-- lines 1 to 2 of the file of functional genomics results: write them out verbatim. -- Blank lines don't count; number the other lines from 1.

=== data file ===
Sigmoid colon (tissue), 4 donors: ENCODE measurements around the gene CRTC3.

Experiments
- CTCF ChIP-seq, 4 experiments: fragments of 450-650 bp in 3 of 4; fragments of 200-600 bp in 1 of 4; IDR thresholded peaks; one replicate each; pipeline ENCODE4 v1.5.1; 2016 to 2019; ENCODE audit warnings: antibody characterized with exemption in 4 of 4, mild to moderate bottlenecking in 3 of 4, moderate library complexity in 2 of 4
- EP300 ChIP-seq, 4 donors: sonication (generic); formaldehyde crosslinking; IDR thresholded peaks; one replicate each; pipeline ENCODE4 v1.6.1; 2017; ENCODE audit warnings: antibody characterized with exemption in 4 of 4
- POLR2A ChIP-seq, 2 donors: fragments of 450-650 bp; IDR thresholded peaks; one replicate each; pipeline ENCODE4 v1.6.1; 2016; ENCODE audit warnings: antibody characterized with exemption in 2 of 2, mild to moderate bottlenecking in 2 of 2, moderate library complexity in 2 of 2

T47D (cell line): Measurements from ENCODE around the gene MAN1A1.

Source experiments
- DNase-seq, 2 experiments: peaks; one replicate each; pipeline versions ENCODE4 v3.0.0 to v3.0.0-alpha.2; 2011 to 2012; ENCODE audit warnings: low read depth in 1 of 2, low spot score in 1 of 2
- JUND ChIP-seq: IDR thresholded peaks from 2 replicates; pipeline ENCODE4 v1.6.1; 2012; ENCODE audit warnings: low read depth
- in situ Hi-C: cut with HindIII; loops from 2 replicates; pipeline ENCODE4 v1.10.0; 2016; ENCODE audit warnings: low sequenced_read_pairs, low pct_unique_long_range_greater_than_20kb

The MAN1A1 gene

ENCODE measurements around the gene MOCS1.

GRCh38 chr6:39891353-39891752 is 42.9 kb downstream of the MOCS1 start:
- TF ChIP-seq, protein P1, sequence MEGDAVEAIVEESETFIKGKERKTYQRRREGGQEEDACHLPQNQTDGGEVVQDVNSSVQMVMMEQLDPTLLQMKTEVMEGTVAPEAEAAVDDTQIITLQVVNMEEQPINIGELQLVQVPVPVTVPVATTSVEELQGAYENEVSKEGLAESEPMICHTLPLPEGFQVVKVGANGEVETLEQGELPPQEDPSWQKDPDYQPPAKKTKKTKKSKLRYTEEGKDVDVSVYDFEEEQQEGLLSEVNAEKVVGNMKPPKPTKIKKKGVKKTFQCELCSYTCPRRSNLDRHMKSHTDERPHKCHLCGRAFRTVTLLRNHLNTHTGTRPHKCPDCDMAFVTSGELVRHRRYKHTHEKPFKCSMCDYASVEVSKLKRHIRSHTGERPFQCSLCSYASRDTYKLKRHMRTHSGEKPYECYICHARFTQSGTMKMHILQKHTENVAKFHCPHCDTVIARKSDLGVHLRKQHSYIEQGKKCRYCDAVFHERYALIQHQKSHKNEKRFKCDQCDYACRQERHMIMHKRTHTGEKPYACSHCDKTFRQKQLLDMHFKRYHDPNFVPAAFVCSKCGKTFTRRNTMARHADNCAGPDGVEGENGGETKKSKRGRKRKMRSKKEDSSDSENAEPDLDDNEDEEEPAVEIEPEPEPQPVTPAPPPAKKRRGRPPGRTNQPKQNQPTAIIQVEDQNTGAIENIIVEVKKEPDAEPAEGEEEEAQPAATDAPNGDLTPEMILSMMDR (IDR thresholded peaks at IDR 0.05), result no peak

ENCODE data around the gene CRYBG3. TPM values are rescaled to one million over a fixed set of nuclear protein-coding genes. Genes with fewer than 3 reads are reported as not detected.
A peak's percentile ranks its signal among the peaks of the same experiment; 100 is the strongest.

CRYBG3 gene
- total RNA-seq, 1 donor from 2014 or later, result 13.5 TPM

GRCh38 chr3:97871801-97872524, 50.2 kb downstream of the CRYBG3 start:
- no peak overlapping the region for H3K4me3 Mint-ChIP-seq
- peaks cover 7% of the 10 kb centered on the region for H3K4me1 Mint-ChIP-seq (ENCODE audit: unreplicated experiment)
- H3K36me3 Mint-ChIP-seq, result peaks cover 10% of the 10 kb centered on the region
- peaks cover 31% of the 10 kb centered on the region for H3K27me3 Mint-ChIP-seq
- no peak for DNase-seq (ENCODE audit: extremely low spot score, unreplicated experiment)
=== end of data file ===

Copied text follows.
Sigmoid colon (tissue), 4 donors: ENCODE measurements around the gene CRTC3.

Experiments